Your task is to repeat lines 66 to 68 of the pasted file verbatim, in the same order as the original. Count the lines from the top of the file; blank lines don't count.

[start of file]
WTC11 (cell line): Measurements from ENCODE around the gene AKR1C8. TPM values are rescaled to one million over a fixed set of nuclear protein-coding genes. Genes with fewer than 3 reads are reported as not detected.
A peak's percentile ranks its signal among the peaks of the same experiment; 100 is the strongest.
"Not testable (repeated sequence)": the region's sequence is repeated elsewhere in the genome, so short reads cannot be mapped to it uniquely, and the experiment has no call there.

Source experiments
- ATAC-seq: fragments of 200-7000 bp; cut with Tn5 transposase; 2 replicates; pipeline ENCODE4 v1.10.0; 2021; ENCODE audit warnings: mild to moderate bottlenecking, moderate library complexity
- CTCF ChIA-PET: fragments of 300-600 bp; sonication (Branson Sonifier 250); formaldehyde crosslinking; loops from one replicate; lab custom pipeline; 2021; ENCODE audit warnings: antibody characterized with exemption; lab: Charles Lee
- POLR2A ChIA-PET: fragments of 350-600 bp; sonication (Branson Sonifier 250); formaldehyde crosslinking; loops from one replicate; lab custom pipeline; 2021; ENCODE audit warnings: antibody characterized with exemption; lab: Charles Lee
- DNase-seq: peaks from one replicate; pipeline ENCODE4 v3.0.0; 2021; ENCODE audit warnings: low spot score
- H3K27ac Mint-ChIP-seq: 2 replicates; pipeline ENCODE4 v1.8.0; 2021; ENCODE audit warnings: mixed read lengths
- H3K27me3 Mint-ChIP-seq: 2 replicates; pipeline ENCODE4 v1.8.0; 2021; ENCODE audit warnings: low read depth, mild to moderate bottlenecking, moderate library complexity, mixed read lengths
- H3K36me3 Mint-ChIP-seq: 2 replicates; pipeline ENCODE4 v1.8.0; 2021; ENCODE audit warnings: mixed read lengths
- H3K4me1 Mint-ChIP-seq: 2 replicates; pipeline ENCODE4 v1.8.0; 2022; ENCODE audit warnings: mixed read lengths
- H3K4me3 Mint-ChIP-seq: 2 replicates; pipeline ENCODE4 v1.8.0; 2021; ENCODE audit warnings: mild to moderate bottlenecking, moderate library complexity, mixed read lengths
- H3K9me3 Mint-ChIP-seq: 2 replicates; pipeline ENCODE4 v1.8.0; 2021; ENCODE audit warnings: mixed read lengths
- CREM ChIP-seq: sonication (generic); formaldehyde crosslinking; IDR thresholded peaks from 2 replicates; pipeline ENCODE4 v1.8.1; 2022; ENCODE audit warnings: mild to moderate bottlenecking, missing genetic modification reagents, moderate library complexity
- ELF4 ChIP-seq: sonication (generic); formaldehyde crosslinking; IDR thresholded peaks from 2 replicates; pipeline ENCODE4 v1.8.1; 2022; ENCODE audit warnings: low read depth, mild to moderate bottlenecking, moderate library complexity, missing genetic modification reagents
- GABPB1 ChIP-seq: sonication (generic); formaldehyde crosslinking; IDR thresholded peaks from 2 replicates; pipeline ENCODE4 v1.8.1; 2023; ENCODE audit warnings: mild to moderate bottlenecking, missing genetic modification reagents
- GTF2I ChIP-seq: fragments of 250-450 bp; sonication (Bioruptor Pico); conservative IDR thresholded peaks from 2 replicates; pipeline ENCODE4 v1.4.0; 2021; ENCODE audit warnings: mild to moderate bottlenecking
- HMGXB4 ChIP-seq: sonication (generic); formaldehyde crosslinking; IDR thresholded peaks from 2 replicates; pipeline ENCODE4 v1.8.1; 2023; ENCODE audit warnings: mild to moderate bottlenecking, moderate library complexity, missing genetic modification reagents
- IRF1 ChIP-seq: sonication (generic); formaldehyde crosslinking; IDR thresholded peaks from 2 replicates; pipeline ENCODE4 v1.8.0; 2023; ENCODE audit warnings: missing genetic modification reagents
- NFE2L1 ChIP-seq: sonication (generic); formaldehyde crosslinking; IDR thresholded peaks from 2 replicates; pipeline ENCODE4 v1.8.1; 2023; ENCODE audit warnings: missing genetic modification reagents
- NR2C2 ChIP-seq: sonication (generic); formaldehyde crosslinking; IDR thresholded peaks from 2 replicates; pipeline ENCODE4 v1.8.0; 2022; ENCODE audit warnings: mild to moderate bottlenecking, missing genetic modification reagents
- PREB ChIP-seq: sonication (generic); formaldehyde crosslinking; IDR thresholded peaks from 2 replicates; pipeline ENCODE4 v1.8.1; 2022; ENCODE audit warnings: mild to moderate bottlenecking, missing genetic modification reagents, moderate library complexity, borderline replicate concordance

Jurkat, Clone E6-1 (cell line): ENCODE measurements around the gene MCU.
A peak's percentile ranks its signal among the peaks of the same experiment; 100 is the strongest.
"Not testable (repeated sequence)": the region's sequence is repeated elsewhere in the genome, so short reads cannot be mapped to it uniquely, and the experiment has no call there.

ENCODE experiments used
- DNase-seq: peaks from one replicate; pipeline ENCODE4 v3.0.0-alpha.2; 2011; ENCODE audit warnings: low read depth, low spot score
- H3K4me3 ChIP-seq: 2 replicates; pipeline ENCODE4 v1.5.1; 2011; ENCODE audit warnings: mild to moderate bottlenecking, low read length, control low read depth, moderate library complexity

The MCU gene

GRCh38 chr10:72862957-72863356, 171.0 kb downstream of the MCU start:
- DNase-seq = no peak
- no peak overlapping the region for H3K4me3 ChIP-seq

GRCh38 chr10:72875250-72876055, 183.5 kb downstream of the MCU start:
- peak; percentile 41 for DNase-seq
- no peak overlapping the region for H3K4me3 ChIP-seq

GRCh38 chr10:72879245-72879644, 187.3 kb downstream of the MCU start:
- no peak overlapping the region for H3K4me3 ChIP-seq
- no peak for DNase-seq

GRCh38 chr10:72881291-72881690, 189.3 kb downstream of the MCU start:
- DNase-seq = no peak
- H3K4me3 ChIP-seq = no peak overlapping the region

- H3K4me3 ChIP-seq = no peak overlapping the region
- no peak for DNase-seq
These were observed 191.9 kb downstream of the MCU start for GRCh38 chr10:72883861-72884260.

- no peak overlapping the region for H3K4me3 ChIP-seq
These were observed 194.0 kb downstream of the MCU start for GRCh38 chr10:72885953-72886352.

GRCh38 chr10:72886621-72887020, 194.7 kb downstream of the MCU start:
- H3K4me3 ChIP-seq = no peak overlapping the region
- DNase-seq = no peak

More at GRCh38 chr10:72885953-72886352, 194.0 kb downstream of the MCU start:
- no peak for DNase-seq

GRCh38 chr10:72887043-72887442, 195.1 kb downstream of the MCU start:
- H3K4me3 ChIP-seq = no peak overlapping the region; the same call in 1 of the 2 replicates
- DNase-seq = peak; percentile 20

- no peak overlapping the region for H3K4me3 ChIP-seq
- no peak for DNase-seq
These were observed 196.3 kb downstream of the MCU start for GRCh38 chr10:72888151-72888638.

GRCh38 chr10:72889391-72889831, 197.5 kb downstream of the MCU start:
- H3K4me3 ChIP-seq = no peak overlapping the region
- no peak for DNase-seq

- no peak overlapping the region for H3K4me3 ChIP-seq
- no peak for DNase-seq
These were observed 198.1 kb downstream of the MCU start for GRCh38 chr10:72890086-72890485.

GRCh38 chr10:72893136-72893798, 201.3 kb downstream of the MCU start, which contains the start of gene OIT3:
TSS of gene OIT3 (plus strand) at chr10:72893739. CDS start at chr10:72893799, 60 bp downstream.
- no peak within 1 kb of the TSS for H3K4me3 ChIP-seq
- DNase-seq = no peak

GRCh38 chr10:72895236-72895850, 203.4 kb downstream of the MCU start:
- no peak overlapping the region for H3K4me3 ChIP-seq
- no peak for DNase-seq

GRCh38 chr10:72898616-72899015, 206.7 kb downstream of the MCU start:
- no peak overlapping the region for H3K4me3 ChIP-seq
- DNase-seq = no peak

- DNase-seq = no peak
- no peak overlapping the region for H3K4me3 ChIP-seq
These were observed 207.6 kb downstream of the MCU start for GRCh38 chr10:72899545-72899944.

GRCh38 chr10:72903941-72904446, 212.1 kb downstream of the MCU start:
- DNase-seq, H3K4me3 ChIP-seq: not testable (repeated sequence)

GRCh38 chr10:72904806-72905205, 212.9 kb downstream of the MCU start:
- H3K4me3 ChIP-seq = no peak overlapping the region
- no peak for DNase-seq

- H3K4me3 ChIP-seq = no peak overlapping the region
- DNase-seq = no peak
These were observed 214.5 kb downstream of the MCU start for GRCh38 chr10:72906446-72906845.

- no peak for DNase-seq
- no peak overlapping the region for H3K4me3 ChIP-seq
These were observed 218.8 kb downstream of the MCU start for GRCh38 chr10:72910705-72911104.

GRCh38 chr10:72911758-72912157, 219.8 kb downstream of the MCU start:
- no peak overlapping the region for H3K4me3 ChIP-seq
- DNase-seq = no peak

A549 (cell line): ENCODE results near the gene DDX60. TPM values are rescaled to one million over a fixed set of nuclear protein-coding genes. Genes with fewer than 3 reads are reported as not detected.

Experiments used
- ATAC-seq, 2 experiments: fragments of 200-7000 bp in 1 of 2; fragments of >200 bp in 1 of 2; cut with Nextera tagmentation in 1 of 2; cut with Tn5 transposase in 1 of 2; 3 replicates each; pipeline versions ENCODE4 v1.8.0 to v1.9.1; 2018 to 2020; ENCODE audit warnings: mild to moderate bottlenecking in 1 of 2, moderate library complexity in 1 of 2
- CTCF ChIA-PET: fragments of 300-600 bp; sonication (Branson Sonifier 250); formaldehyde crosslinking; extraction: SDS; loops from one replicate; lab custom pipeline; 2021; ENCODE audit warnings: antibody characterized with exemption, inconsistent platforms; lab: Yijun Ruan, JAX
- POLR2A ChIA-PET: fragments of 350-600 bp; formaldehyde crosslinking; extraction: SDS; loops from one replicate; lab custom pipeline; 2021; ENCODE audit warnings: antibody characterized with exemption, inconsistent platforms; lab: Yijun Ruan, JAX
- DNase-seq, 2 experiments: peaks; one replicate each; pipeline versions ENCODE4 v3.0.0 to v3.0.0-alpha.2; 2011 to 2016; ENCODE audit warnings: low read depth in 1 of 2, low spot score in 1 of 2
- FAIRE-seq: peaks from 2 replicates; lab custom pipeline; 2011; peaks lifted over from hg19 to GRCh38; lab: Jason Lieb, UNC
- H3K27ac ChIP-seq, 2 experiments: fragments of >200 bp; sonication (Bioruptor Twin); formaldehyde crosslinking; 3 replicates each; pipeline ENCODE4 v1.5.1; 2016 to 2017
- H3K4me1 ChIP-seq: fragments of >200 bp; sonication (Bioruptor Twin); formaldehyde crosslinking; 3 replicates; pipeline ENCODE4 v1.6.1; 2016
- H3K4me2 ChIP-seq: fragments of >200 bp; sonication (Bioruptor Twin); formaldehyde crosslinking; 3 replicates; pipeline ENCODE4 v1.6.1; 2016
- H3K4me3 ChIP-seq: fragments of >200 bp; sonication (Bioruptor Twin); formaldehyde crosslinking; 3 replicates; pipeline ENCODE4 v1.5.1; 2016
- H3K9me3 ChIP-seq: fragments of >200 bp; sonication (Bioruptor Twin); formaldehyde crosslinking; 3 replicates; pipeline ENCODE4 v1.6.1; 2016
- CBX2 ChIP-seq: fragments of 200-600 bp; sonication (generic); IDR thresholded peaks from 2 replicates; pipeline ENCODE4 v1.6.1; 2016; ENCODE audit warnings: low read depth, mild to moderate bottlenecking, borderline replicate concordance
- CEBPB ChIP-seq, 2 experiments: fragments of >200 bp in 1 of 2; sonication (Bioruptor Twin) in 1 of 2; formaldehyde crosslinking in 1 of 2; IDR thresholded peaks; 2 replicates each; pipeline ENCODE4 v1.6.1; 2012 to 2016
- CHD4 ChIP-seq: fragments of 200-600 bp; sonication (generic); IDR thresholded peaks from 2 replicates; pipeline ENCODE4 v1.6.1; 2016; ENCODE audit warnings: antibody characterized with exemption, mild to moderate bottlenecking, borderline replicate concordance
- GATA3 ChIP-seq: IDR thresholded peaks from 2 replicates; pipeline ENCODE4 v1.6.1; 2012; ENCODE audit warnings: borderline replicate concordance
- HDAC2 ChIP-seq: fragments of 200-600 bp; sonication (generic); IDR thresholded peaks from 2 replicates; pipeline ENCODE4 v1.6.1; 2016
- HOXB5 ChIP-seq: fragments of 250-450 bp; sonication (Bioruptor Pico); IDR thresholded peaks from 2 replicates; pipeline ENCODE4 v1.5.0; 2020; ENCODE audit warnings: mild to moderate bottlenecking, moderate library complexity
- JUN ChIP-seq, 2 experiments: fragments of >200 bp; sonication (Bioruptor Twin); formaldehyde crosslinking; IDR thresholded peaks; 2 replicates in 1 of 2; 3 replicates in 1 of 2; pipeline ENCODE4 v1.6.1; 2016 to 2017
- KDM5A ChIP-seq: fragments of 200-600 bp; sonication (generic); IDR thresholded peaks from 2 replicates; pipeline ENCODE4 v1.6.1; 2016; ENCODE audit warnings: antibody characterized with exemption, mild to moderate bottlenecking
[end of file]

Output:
TSS of gene OIT3 (plus strand) at chr10:72893739. CDS start at chr10:72893799, 60 bp downstream.
- no peak within 1 kb of the TSS for H3K4me3 ChIP-seq
- DNase-seq = no peak